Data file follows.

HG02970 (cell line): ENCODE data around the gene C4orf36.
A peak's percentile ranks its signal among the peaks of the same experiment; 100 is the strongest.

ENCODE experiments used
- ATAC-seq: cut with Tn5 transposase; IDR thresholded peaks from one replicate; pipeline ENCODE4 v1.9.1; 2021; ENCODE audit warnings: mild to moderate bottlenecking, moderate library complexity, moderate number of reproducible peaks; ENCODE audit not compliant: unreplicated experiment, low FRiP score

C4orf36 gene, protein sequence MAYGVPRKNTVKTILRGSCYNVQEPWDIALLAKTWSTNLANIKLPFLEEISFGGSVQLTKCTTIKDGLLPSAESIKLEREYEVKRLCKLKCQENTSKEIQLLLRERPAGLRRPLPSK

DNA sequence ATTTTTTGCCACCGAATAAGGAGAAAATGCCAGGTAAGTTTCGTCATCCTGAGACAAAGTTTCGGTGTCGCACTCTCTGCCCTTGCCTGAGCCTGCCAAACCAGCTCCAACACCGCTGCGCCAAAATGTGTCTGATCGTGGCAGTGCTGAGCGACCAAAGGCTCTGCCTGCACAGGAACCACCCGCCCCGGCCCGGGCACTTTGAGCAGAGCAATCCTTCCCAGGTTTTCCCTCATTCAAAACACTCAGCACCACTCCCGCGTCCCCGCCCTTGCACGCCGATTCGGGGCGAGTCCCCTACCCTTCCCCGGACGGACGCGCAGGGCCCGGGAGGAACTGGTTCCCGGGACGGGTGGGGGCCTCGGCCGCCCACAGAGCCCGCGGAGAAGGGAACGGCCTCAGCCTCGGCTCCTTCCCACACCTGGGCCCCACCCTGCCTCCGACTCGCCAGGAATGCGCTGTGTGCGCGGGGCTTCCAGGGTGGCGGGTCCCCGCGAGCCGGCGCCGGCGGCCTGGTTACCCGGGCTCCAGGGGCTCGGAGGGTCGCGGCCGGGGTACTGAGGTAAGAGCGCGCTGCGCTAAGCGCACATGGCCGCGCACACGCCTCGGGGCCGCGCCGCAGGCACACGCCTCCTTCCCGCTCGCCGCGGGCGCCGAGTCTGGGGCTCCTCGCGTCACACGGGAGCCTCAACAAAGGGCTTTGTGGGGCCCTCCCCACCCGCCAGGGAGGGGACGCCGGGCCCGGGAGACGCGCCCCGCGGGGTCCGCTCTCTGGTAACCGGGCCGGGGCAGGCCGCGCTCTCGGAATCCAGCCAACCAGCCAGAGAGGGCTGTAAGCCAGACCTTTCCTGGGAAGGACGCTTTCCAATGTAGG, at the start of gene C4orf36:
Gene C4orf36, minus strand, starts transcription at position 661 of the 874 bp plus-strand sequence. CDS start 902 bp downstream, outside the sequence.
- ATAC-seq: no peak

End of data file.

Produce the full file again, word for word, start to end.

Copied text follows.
HG02970 (cell line): ENCODE data around the gene C4orf36.
A peak's percentile ranks its signal among the peaks of the same experiment; 100 is the strongest.

ENCODE experiments used
- ATAC-seq: cut with Tn5 transposase; IDR thresholded peaks from one replicate; pipeline ENCODE4 v1.9.1; 2021; ENCODE audit warnings: mild to moderate bottlenecking, moderate library complexity, moderate number of reproducible peaks; ENCODE audit not compliant: unreplicated experiment, low FRiP score

C4orf36 gene, protein sequence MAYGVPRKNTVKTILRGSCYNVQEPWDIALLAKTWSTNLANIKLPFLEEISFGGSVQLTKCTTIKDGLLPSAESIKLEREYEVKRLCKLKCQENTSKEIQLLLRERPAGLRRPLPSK

DNA sequence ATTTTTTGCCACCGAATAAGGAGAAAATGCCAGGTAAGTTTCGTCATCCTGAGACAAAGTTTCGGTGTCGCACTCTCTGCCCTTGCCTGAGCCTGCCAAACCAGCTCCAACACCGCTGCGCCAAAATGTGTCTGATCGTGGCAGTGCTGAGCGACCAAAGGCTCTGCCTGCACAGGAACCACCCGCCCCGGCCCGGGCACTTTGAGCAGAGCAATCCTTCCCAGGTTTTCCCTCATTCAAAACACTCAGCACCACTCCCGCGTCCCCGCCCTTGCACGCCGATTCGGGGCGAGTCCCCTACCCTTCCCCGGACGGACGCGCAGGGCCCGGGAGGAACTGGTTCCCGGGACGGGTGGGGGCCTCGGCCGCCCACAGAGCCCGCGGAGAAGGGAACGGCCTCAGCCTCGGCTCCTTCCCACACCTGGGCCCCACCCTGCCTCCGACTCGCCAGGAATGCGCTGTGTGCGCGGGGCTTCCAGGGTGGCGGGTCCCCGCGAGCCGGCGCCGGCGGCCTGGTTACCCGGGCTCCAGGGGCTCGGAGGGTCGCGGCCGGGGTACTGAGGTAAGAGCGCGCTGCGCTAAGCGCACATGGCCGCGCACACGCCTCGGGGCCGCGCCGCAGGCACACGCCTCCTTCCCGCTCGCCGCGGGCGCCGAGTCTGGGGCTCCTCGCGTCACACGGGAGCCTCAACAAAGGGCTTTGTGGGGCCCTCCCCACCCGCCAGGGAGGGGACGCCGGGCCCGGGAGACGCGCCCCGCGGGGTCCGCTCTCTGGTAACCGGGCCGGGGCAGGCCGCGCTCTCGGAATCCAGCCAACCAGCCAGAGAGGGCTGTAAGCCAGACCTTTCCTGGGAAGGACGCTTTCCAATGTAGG, at the start of gene C4orf36:
Gene C4orf36, minus strand, starts transcription at position 661 of the 874 bp plus-strand sequence. CDS start 902 bp downstream, outside the sequence.
- ATAC-seq: no peak